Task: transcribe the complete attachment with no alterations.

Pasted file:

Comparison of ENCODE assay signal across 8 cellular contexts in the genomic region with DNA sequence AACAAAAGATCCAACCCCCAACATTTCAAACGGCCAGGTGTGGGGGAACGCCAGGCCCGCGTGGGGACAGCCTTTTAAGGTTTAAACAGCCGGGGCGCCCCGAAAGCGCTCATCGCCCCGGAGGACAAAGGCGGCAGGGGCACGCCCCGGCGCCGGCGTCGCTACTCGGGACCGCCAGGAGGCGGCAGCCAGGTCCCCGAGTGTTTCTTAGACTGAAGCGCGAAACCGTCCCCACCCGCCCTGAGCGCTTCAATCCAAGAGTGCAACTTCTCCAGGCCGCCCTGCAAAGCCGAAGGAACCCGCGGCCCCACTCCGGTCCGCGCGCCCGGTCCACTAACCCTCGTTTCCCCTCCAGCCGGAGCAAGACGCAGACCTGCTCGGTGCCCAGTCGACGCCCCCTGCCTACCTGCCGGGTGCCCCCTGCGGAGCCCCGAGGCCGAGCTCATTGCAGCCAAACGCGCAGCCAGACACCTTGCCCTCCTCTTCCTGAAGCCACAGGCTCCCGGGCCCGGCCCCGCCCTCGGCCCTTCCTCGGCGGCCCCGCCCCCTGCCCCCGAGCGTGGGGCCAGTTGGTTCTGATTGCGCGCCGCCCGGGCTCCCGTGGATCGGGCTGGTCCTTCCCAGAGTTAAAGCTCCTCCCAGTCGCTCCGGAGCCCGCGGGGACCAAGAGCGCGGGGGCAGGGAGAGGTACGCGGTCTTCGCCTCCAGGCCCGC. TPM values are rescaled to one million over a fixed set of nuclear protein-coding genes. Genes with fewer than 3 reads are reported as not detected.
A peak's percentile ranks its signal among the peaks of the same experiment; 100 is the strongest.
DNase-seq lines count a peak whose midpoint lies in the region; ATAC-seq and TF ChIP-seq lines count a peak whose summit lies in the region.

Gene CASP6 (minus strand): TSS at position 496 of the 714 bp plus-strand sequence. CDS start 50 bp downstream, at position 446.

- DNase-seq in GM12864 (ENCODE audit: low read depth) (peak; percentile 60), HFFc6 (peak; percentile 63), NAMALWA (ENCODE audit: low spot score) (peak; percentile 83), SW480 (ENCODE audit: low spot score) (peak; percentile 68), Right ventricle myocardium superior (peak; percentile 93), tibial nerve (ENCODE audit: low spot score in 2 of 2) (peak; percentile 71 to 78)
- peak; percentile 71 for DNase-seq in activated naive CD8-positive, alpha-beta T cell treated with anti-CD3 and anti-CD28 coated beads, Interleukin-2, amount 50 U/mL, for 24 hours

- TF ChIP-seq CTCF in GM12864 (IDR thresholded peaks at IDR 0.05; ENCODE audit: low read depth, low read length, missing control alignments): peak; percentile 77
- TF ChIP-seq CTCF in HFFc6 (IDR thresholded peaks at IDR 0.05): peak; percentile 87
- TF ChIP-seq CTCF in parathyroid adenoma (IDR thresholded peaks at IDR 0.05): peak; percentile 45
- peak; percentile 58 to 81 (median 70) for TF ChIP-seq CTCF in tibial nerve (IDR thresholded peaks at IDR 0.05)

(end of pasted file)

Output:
Comparison of ENCODE assay signal across 8 cellular contexts in the genomic region with DNA sequence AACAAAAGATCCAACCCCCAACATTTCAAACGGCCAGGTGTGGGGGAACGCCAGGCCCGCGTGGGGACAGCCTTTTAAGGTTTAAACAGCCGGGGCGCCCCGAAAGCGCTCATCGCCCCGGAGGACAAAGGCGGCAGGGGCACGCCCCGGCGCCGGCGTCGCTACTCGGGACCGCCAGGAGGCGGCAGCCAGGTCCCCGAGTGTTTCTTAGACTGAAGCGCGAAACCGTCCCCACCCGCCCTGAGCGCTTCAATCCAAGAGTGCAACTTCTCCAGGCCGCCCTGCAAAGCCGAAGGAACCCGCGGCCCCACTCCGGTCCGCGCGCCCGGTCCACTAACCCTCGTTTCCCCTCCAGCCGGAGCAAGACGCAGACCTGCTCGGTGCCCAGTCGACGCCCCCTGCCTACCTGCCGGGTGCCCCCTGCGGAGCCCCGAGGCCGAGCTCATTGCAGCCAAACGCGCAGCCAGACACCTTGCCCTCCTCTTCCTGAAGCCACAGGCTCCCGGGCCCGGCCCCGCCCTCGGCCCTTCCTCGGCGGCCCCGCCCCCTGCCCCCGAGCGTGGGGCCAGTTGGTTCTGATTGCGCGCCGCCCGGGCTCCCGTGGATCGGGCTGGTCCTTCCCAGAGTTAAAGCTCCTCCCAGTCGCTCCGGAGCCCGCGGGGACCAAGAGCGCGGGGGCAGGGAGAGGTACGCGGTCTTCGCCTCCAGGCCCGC. TPM values are rescaled to one million over a fixed set of nuclear protein-coding genes. Genes with fewer than 3 reads are reported as not detected.
A peak's percentile ranks its signal among the peaks of the same experiment; 100 is the strongest.
DNase-seq lines count a peak whose midpoint lies in the region; ATAC-seq and TF ChIP-seq lines count a peak whose summit lies in the region.

Gene CASP6 (minus strand): TSS at position 496 of the 714 bp plus-strand sequence. CDS start 50 bp downstream, at position 446.

- DNase-seq in GM12864 (ENCODE audit: low read depth) (peak; percentile 60), HFFc6 (peak; percentile 63), NAMALWA (ENCODE audit: low spot score) (peak; percentile 83), SW480 (ENCODE audit: low spot score) (peak; percentile 68), Right ventricle myocardium superior (peak; percentile 93), tibial nerve (ENCODE audit: low spot score in 2 of 2) (peak; percentile 71 to 78)
- peak; percentile 71 for DNase-seq in activated naive CD8-positive, alpha-beta T cell treated with anti-CD3 and anti-CD28 coated beads, Interleukin-2, amount 50 U/mL, for 24 hours

- TF ChIP-seq CTCF in GM12864 (IDR thresholded peaks at IDR 0.05; ENCODE audit: low read depth, low read length, missing control alignments): peak; percentile 77
- TF ChIP-seq CTCF in HFFc6 (IDR thresholded peaks at IDR 0.05): peak; percentile 87
- TF ChIP-seq CTCF in parathyroid adenoma (IDR thresholded peaks at IDR 0.05): peak; percentile 45
- peak; percentile 58 to 81 (median 70) for TF ChIP-seq CTCF in tibial nerve (IDR thresholded peaks at IDR 0.05)